The Kii peninsula has been a popular pilgrimage destination for the Kyoto noblemen and -women for centuries and there are many beautiful drawings and written reports of the pilgrimages throughout the centuries, on display in several exhibitions along the route. Today it is also popular, but we are mostly alone and only see crowds in the most important shrines.

Hiking part of the historical Kumanokōdō path
Hiking part of the historical Kumanokōdō path

There are three main shrines, hundreds of minor shrines and thousands of jizo or little roadside pilgrimage markers. These jizo are often adorned with a little red bib, an old ritual for the protection of children.

Jizo. Photo: http://bit.ly/1ouQtjw
Jizo. Photo: http://bit.ly/1ouQtjw

We continue along the coastline, rounding the southern cape of Honshu at Kushimoto and traveling up towards Shirahama. Here is our first and favourite onsen of the Kii peninsula: an outdoor rockpool right by the seaside. If you sit close enough to the sea you are warmed by the hot spring water while being sprayed by the cold salt water from the ocean. Pure heaven, and the people who run it are lovely. I am allowed in despite my tattoos and we enjoy a good long soak in the sun. This hot spring has been a favourite of noblemen since about 1000 years and is one of the oldest operating onsen of Japan.

Sakinoyu onsen in Shirahama
Sakinoyu onsen in Shirahama

After our hot bath at Shirahama we head inland again and gradually climb towards Hongu where the main Shugendō shrine is located. We are now entering Golden Week, one of the three short weeks a year when all of hardworking Japan is on a short holiday. The roads are busy and Hongu is full of Japanese holiday makers. Near Hongu is a small village with a cluster of onsen and a campsite, and for the first time since Serbia we put up our tent on a legit campspot, between families in huge tents who are barbecuing as if their life depends on it. Being on a camp site is quite weird after months of stealth camping. We do wonder why we forked out 1400 yen for the privilege of putting up our tent so close to so many other people and not even having a shower. Still,  observing our camping neighbours was good fun, it’s nice to watch the Japanese in relaxed holiday mode. They have brought whole outdoor kitchens along with them and kids and fathers enjoy playing in the river with super soakers and fish nets. Nearby are a couple of slightly upmarket hotels and we enjoy watching the hotel guests clacking around on their traditional wooden geta sandals and in their cotton yukata, back and forth between hotel, restaurant and hot spring. 

Classical Japanese hot spring fashion
Classical Japanese hot spring fashion

We spend an afternoon and a morning in yet another hot spring. Pure bliss, and we feel we are getting close to enlightenment. Who needs a cold shower when you can have a hot bath?

Kōya-san

Well rested and super clean we start our last big climb towards Kōya-san, another highly spiritual place. This high valley surrounded by eight mountain peaks houses a large number of shrines dedicated to Shingon.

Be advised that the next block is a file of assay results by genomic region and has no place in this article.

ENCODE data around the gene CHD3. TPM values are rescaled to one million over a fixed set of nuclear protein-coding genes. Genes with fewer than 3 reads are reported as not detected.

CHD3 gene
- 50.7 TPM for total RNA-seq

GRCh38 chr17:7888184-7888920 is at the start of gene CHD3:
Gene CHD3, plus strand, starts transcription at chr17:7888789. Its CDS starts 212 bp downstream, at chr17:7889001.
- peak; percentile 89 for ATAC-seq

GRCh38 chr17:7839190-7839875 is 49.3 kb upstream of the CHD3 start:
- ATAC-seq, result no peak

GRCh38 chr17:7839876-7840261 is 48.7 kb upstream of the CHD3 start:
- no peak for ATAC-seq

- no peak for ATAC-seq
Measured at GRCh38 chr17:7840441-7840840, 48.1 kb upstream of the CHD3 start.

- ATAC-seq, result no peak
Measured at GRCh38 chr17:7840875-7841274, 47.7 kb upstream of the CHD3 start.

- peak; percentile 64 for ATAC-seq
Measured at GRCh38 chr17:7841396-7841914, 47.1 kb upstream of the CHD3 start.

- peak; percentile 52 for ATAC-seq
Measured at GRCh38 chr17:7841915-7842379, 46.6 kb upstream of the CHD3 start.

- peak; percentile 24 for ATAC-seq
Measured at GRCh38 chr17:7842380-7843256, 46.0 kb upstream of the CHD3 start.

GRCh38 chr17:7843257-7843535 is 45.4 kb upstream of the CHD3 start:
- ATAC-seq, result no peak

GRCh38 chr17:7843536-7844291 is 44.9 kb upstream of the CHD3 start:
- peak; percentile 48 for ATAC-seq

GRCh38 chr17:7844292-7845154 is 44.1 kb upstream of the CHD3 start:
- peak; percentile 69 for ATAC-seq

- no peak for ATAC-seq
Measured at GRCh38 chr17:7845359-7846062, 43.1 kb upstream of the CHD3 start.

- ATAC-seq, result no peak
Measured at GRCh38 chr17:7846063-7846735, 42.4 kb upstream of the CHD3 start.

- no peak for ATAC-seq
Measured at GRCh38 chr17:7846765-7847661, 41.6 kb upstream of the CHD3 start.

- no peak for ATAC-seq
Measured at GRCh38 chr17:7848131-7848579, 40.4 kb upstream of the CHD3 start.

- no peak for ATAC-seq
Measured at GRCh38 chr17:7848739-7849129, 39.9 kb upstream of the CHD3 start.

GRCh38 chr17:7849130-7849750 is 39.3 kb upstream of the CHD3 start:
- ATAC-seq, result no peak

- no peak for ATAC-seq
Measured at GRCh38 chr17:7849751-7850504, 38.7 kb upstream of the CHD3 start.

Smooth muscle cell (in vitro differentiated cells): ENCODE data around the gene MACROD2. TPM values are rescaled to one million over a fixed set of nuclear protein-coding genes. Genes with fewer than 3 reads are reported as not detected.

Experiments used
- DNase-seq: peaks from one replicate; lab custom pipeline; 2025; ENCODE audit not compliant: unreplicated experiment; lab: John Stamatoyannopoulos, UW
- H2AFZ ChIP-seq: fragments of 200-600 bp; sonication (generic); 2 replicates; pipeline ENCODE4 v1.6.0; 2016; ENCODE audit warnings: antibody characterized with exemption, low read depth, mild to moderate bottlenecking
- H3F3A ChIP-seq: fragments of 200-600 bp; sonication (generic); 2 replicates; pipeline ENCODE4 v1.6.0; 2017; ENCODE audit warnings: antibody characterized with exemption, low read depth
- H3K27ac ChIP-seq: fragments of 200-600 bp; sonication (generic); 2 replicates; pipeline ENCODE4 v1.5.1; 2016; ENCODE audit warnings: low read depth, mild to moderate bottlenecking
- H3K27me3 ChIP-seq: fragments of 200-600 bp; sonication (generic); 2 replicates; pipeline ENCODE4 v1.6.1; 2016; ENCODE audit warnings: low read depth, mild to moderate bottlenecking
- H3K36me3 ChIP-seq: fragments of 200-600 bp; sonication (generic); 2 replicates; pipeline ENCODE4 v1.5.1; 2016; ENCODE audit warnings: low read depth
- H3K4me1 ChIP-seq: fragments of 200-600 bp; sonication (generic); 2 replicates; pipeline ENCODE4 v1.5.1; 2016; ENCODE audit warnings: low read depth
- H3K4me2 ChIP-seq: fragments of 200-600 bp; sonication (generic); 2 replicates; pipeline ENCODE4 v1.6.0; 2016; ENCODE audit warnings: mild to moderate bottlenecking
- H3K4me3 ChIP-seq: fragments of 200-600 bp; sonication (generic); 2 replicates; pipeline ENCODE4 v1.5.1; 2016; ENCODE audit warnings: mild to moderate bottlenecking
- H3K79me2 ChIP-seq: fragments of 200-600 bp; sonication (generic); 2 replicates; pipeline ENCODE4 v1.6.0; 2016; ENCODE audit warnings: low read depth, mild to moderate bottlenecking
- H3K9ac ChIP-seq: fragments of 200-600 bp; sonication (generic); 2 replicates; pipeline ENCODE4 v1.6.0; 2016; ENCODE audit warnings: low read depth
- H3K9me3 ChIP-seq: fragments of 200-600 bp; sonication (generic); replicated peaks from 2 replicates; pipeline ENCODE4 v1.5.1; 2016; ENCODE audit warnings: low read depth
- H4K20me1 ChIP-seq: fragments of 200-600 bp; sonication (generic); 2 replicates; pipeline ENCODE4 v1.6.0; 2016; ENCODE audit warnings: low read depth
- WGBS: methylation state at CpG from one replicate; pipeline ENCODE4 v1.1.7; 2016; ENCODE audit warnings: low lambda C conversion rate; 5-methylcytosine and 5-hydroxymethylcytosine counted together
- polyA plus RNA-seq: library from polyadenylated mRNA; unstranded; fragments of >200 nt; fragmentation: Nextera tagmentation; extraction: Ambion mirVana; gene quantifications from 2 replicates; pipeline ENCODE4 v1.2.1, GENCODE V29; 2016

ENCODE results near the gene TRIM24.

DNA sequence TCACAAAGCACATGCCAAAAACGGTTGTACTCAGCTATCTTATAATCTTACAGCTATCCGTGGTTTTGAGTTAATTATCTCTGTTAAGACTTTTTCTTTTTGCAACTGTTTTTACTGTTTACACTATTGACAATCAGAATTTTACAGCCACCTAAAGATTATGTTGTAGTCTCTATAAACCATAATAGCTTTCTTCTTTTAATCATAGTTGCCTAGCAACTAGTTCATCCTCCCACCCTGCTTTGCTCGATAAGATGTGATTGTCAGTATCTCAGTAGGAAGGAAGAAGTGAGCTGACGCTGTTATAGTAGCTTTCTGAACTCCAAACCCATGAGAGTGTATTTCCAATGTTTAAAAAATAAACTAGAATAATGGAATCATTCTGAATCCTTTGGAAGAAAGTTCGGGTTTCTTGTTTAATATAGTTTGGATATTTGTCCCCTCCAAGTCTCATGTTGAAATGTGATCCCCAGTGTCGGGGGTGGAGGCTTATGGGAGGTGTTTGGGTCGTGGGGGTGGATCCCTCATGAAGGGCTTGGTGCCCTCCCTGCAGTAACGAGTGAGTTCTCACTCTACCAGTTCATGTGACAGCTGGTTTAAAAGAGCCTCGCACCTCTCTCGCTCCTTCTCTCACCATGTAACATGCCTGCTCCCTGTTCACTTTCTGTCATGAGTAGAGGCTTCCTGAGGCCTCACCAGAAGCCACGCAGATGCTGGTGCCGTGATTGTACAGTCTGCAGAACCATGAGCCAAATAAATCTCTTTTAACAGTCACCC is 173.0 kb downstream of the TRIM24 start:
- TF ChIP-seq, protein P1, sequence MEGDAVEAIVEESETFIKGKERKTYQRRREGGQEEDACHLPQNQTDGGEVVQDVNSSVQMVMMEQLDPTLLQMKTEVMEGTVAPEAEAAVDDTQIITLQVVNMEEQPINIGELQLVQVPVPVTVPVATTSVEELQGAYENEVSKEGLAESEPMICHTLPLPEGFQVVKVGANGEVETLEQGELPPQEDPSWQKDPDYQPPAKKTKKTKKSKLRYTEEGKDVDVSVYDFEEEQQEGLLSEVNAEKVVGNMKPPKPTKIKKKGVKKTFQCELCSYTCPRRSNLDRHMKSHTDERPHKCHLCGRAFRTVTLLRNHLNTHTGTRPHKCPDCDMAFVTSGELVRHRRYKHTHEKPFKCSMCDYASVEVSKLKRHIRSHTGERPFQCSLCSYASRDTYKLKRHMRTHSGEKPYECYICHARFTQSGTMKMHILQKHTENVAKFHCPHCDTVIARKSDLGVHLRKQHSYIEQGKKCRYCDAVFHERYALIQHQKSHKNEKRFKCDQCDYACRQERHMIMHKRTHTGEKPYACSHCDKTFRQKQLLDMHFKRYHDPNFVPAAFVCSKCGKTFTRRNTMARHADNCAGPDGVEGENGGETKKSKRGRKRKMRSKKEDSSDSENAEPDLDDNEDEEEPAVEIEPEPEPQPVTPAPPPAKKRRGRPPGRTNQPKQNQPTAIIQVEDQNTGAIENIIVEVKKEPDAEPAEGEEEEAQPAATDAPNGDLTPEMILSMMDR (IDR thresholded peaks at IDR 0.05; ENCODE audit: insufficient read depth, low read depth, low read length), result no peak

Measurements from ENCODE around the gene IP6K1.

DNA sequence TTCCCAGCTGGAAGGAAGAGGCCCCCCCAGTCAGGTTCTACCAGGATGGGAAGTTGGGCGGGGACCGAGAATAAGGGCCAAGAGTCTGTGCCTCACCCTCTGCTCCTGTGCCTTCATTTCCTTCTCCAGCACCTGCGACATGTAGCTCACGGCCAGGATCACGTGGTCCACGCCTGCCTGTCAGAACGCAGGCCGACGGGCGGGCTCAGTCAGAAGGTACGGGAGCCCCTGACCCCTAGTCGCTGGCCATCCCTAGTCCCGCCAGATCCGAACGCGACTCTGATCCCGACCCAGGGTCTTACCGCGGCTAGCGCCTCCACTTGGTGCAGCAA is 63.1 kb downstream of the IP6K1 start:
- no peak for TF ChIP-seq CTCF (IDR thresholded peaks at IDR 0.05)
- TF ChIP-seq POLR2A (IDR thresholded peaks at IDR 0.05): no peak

Kōya-san temples in the mist
Kōya-san temples in the mist

Shingon is an esoteric Buddhist sect and one of the main arms of Buddhism in Japan. The founder is the monk Kōbō-daishi, and he is believed to be eternally meditating in the main hall, waiting for the end of time. He will come out again when the future buddha or maitreya will appear. Another important site here is a huge graveyard filled with monuments for the dead and surrounded by large redwood trees. When we visit it is quite misty and wet, which makes it even more mystical.

Okunoin graveyard
Okunoin graveyard

Kōya-san is again quite touristy and most people who visit stay in an expensive temple lodging. We make the stupid mistake of asking for permission to camp in the park, which of course can not be granted since the person who is ultimately responsible is not at work on a Sunday. Hm. In the end we sneak a few meters up the Kumanokōdō pilgrimage walking trail and find a flat spot where we are hidden under the cover of a thick mist and the falling darkness. In the morning we have another look at the temples before we head to our final destination of Wakayama.

Damon gate at Kōya-san
Daimon gate at Kōya-san

This time we see the temples in bright sunlight and without other tourists around because we are up and about long before everyone else is waking up. The only people around are monks. One is chanting by one of the temples, a nice low hum together with the whistling birds of the early morning.

The last day on the bike

From Kōya-san we fly down to Wakayama, a pleasant seaside town with nothing much to see or do. Our last day on the bicycle is sunny and easy and we don’t want it to stop. But here we are now, spending a few nights in a fancy hotel, a lovely present by Cyrils mates at racefietsblog. It hasn’t quite dawned on us yet that the fully loaded cycling is now over. We stopped the teller at 11.111 kilometers. We enjoy a couple of days of supreme laziness, sleeping in super comfortable beds and eating our way around town. It will probably take a while before we fully realise what we have accomplished together. But first, Tokyo awaits, our official finish line. Bright lights, big city: party time!